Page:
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Reproduced with the permission of Oceana Publications

excerpt from

INTERNATIONAL SALES LAW

United Nations Convention on Contracts for the International Sale of Goods

Convention on the Limitation Period in the International Sale of Goods

Commentary by
Prof. Dr. jur. Dr. sc. oec. Fritz Enderlein
Prof. Dr. jur. Dr. sc. oec. Dietrich Maskow

Oceana Publications, 1992

Article 20 [Time fixed for acceptance]

[TEXT OF THE UNIFORM LAW]

(1) A period of time for acceptance [1] fixed by the offeror in a telegram or a letter begins to run [2] from the moment the telegram is handed in for dispatch or from the date shown on the letter, or if no such date is shown, from the date shown on the envelope. A period of time for acceptance fixed by the offeror by telephone, telex or other means of instantaneous communication, begins to run from the moment that the offer reaches [3] the offeree.

(2) Official holidays or non-business days occurring during the period for acceptance are included in calculating [4] the period. However, if a notice of acceptance cannot be delivered at the address of the offeror on the last day of the period because that day falls on an official holiday or a non-business day at the place [5] of business of the offeror, the period is extended until the first business day [6] which follows.

[WORDS AND PHRASES, COMMENTS

1. commencement of period of time for acceptance
2. different provisions for commencement of the period of time
3. - period of time fixed by telephone, telex
4. - effect of official holiday or non-business day
5. consideration only given to official holiday or non-business day at place of offeror, except
6. first business day which follows

[COMMENTARY]

[1] [commencement of period of time for acceptance]

Only if the period for acceptance is not calculated by the offeror according to the calendar (e.g. offer valid until April 30) but in days or weeks, in special cases also in hours, there is the question of when that period begins. The objective of this rule is for the two parties to find identical bases for the calculation of that period. Since the moment of dispatch is generally easier to prove than the moment of receipt, the CISG chooses the moment of dispatch as the beginning of the period for acceptance (Farnsworth/BB, 186).

[2] [different provisions for commencement of the period of time]

There are different provisions in Article 20 regarding the commencement of the period for acceptance depending on which way was chosen to communicate the offer. The date contained in the letter and the date of the actual dispatch need not be identical. These dates provide, however, a basis for an identical calculation of the period because the sender has a copy and the addressee probably discards the envelope (Farnsworth/BB, 186). If the letter does not have a date, the date of the stamp will count; the handing in of the letter at the post office thus being decisive just as in the case of a telegram. Periods for acceptance fixed by telephone or telex begin to run with the moment of receipt (c. Article 24).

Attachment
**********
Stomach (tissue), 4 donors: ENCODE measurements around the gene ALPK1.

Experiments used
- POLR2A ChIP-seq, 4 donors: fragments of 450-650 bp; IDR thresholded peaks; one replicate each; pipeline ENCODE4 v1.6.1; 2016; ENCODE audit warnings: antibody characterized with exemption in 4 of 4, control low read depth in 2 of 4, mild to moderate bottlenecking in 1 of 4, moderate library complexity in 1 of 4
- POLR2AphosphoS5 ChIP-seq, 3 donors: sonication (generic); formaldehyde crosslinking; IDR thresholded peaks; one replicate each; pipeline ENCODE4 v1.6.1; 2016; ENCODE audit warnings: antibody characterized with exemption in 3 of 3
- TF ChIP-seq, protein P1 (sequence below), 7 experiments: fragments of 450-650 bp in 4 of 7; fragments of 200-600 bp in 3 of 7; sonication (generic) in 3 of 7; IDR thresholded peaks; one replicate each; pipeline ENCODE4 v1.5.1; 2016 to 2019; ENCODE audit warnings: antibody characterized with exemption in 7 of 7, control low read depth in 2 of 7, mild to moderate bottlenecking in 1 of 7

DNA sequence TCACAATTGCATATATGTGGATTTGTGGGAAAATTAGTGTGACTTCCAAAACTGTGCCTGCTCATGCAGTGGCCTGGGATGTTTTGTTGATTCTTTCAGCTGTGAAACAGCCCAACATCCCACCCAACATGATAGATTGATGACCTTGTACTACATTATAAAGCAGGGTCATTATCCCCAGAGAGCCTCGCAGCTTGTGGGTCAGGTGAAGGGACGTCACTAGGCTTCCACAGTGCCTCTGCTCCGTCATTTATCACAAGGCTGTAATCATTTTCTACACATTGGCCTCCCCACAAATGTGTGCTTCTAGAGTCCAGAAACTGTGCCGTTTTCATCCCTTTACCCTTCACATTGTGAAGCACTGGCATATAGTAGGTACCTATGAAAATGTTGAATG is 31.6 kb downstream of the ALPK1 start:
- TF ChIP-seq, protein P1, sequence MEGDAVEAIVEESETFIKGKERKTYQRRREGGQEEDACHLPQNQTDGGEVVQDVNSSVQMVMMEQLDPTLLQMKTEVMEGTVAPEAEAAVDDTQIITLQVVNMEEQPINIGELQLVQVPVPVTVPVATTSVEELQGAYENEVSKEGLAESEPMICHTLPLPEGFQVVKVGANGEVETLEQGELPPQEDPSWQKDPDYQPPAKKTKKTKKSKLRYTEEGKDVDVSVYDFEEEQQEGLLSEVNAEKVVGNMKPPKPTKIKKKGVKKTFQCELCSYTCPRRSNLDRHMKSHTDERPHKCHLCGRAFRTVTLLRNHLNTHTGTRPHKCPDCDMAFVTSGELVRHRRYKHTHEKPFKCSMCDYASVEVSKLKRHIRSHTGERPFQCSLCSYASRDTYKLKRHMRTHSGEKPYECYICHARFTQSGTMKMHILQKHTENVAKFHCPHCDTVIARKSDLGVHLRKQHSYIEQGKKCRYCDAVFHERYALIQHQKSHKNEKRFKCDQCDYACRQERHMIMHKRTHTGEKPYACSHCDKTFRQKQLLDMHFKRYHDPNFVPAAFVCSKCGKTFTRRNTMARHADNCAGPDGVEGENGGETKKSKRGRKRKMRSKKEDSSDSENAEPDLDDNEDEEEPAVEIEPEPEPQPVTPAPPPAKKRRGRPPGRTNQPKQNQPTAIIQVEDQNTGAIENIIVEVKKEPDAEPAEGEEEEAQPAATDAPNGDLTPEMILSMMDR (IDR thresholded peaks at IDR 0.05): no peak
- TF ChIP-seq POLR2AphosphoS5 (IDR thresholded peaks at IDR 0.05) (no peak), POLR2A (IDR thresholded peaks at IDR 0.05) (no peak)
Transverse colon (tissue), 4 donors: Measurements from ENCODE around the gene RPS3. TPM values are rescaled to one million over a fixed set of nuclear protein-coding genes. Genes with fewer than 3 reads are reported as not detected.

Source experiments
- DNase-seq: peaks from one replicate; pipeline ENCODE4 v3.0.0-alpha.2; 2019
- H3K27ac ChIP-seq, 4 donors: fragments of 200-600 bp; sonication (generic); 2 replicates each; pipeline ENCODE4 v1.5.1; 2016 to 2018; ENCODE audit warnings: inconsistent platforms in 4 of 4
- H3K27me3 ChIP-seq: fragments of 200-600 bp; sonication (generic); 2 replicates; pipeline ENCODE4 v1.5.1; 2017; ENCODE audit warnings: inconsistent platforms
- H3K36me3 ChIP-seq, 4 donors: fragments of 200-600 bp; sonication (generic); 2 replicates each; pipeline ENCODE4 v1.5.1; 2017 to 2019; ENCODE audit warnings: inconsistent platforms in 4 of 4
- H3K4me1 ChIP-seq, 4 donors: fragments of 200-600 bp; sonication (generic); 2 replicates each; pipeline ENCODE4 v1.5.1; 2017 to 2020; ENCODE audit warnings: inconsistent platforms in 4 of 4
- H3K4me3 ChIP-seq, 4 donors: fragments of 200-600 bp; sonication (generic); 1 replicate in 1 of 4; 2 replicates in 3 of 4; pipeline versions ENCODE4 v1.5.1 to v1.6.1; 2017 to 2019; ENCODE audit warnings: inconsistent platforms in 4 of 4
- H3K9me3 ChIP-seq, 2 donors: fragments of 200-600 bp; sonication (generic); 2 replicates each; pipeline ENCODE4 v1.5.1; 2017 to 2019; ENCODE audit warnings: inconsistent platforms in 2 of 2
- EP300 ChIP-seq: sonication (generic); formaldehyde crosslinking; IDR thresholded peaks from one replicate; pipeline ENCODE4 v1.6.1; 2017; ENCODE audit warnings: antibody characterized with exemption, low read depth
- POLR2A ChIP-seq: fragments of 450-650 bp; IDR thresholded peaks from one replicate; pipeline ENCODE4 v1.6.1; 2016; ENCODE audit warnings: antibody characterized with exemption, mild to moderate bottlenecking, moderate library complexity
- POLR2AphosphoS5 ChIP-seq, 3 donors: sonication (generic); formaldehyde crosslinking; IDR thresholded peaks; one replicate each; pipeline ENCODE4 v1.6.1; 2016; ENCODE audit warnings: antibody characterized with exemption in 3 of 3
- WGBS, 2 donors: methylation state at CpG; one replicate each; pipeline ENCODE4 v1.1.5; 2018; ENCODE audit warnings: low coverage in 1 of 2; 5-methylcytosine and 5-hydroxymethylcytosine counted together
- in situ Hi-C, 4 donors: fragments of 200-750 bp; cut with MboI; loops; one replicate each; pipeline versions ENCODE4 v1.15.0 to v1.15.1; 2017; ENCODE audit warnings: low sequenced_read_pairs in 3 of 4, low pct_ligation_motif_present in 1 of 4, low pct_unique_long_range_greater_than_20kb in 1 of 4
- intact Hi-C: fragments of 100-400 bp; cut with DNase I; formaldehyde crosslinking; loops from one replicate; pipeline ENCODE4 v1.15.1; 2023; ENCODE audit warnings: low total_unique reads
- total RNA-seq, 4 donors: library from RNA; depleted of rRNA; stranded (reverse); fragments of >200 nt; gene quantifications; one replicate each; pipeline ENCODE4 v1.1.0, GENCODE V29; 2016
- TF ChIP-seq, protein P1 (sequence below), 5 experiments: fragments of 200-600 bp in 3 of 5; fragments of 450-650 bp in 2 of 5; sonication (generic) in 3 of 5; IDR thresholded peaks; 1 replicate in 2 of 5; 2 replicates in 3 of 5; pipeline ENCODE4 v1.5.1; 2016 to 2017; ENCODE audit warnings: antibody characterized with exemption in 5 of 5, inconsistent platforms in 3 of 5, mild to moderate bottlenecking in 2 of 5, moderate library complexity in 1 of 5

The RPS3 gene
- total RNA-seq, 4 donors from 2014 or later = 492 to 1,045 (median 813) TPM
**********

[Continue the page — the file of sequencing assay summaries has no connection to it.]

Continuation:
Article 20 is a rule of interpretation. The offeror might also prescribe something different, e.g. he may fix a time of ten days to begin upon receipt of the offer (Honnold, 197 fol; Farnsworth/BB, 187). In case the offeror has not set a time limit so that one can proceed on a reasonable time (c. Article 18); there will be no question as to when the period for acceptance begins to run but rather when it ends.

[3] [ period of time fixed by telephone, telex ]

Insofar as the addressee himself has a telephone or telex, and the communication does not need to be transmitted through third persons, the moments of receipt and dispatch are practically identical.

[4] [effect of official holiday or non-business day]

In other words, when calculating the number of days of the period it is ignored whether they are holidays, non-business days or business days if the delivery of the acceptance is not impeded (c. note 6). [page 102]

[5] [consideration only given to holiday or non-business day at place of offeror, except ]

Only holidays or non-business days at the place of business of the offeror are being taken into consideration because those may not be known to the offeree. If, however, the last day of the period falls on a holiday at the place of business of the offeree and the offeree is prevented from dispatching an acceptance, he has to take this into account and hand m his acceptance for dispatch earlier.

[6] [first business day which follows]

The offeror will not be able to make different arrangements on the last business day of the period, but rather has to wait until the next business day. He has to consider that the offeree will fully exhaust the period (Schlechtriem, 42). [page 103]

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Pace Law School Institute of International Commercial Law - Last updated August 7, 2002
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